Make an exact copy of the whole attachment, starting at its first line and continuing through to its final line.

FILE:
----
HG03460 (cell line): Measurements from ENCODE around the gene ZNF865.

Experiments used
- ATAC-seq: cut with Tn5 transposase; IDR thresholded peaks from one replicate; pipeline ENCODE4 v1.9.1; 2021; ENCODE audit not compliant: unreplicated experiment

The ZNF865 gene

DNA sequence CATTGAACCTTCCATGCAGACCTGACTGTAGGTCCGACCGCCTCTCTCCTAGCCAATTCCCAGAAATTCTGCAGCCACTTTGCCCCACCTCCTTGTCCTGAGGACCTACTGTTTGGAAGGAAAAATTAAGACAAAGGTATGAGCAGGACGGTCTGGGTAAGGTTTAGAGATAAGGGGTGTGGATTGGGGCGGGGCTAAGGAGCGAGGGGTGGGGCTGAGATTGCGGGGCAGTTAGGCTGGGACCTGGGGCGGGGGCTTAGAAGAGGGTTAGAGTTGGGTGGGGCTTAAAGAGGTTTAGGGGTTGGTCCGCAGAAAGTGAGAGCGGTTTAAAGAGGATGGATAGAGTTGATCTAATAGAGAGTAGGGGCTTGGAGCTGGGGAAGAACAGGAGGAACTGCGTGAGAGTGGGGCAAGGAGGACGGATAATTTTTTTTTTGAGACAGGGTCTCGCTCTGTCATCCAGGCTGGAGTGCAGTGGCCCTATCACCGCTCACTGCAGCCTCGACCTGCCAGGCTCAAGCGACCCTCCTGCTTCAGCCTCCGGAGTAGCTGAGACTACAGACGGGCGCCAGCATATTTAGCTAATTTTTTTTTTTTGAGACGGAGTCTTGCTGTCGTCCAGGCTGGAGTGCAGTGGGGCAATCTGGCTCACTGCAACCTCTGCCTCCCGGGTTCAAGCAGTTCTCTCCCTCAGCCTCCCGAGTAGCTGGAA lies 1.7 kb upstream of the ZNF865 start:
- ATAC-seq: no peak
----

HG03460 (cell line): Measurements from ENCODE around the gene ZNF865.

Experiments used
- ATAC-seq: cut with Tn5 transposase; IDR thresholded peaks from one replicate; pipeline ENCODE4 v1.9.1; 2021; ENCODE audit not compliant: unreplicated experiment

The ZNF865 gene

DNA sequence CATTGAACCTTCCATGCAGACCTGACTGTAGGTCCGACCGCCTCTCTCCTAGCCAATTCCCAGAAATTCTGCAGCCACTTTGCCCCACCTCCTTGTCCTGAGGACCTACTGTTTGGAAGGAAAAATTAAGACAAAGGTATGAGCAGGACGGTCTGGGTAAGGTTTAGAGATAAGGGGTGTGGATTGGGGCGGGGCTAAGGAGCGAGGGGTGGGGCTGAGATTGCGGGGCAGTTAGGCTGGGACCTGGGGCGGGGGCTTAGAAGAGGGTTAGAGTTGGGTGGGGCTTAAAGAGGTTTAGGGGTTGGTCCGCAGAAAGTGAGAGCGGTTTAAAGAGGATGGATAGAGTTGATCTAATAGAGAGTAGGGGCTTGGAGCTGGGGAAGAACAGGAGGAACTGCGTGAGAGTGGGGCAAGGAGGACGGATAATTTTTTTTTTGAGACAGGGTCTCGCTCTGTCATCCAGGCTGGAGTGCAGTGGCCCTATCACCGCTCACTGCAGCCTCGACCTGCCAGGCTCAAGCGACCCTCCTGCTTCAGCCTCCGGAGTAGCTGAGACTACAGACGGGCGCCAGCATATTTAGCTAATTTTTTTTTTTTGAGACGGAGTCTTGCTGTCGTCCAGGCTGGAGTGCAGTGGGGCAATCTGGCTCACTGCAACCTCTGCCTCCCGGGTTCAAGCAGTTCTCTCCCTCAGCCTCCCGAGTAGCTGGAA lies 1.7 kb upstream of the ZNF865 start:
- ATAC-seq: no peak